The first shipment of smallpox vaccine arrived in Minnesota last week. On Tuesday, 4,500 doses showed up at the Minnesota Health Department as part of President George W. Bush’s initiative to vaccinate half a million health workers. As of Monday, fewer than 800 people nationwide had been vaccinated for smallpox. In Connecticut, just four people volunteered to be vaccinated. Twenty-four of Minnesota’s 66 eligible hospitals declined to participate. Across the nation, turnout rates have generally been low.
The Bush administration’s plan on smallpox is short-sighted because it focuses on one threat while neglecting others. A myriad of biological components can be used against the United States. They include the deadly Ebola virus, the hard-to-remedy sarin, the inexpensive cyanide and the easily spreadable ricin. Ricin, in fact, is one of the world’s deadliest toxins and has already been linked to both Iraq and al-Qaida. Meanwhile, a humble soup of anthrax, pathogens and poisons remain unaddressed.
The narrow-minded focus on smallpox without providing additional funding has left states vulnerable.
Minnesota has diverted funding from programs that address radiological or chemical terrorism. A program to prepare health workers to handle bio-terrorism has been put on hiatus. Initially, the Bush administration estimated costs per smallpox vaccination to be $16. A more realistic estimate is between $200-$400.
Smallpox vaccination itself poses a risk. Unions in California, Texas and Massachusetts have advised nurses not to participate because the Centers for Disease Control and Prevention has failed to address issues such as liable compensation, potential medical complications and provide a standard administration doctrine. Complications associated with administering the vaccine are well-documented. Researchers have attributed life-threatening side effects to the vaccine. It causes about two deaths out of a million vaccinations. According to health professionals, possibly 30 percent of the population should abstain from being vaccinated because of weak immune systems or eczema. Nonvaccinated persons are also at risk and can become ill through close contact with a vaccinated person. Granted, all medical procedures involve risk but those risks should be minimized as much as possible.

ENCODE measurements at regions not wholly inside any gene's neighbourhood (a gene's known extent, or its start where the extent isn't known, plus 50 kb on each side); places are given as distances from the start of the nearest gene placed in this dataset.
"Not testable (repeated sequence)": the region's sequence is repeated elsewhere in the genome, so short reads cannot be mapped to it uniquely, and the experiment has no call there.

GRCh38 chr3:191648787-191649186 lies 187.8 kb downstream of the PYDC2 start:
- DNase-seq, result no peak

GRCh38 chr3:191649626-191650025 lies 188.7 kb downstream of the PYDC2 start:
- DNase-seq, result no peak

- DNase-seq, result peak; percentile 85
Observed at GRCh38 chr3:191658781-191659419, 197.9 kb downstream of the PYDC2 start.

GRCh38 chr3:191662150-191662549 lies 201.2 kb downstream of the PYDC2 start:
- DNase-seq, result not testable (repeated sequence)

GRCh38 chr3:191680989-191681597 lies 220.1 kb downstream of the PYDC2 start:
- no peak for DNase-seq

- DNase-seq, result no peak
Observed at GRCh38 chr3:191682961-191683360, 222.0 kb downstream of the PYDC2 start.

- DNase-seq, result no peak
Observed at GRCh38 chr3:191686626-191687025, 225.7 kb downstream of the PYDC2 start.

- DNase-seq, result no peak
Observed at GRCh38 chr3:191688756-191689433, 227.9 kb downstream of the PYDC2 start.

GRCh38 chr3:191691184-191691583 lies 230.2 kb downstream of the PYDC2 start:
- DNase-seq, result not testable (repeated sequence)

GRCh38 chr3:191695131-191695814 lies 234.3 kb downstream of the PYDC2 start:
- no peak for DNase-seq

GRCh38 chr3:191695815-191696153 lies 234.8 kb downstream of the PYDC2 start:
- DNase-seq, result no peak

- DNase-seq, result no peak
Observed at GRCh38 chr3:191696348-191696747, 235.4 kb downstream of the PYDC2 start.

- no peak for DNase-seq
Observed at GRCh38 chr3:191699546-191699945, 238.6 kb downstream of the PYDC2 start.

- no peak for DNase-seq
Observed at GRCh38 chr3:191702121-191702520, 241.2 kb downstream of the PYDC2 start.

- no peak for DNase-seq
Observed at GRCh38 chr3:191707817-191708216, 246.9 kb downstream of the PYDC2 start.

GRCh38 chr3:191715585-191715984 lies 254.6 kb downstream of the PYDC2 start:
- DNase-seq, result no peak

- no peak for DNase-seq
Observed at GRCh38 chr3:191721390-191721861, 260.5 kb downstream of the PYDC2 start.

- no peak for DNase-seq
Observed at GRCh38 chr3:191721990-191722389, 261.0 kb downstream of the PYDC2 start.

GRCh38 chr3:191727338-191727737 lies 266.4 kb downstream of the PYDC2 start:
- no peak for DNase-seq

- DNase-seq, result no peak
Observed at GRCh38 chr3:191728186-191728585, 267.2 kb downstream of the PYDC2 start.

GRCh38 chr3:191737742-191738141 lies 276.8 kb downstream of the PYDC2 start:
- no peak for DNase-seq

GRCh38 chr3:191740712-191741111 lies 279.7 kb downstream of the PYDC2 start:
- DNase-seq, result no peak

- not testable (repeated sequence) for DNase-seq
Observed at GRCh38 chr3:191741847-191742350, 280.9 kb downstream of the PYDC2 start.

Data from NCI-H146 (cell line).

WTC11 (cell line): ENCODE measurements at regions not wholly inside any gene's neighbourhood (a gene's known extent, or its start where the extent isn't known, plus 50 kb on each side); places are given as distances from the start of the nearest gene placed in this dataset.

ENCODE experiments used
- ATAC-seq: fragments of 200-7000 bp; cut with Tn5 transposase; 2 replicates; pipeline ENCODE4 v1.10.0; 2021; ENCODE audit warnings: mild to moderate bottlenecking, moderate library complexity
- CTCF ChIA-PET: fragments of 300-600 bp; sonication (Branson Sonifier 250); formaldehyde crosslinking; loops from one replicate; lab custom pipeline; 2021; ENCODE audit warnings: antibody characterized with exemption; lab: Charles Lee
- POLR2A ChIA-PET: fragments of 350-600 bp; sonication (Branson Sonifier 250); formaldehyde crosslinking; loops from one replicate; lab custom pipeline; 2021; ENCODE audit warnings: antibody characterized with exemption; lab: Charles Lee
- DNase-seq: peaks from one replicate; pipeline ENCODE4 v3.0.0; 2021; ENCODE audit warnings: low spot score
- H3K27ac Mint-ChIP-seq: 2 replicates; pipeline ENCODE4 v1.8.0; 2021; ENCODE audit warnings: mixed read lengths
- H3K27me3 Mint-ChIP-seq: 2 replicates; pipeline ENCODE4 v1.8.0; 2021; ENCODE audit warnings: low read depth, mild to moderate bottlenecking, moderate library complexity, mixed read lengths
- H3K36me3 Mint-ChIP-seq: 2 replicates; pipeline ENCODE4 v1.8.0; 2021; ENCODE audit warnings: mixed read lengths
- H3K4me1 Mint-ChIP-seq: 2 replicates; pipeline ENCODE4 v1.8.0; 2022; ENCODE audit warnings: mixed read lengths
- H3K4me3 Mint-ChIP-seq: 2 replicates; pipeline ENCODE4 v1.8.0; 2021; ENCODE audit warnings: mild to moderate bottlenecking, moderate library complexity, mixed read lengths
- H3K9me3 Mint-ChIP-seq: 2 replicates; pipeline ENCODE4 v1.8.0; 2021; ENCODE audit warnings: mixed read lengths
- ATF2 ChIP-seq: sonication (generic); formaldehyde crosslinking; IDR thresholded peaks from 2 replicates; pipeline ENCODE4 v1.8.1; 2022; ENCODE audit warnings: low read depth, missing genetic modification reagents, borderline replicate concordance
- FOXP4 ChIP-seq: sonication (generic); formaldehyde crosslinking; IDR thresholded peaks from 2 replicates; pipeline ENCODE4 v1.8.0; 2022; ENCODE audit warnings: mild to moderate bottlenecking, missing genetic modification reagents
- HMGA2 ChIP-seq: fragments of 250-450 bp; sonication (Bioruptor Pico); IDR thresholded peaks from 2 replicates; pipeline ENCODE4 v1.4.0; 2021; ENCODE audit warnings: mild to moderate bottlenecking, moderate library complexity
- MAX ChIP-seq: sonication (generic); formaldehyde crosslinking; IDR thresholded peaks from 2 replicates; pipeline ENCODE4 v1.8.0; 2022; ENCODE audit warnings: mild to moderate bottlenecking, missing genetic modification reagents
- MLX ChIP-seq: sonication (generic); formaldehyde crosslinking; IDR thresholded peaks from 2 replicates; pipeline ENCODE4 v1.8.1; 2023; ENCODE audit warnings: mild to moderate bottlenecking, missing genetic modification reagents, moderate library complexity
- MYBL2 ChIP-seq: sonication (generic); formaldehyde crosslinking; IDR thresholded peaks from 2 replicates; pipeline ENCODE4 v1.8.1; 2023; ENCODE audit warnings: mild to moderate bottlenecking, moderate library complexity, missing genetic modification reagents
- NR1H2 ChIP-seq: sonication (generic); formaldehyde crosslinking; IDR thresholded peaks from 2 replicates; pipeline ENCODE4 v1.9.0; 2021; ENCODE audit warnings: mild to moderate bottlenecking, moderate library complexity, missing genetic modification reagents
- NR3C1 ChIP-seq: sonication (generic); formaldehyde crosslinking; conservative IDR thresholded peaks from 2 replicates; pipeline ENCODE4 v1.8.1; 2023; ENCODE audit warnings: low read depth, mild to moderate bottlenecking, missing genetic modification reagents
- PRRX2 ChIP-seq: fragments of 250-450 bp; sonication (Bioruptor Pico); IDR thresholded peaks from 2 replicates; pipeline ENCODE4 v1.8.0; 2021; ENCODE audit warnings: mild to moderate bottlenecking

Growing numbers of Americans are becoming skeptical to cries of war, hysteria and mandates. The Bush administration’s seemingly blind “sky is falling” approach to homeland security will only aid cynicism. The United States has known for years which subversive entities have access to smallpox. As for Minnesota, pre-emptive smallpox vaccinations seem unnecessary due to regional response centers which can vaccinate Minnesota’s 4.9 million people within a week.
Currently, the United States is an egg without a shell, and the populace is susceptible to biological terrorism. Yet, this does not justify reckless proclamations. Undoubtedly, smallpox is a threat. But that threat is no more urgent than other known forms of biological terrorism. The United States must gauge the risks at hand and deal with each accordingly.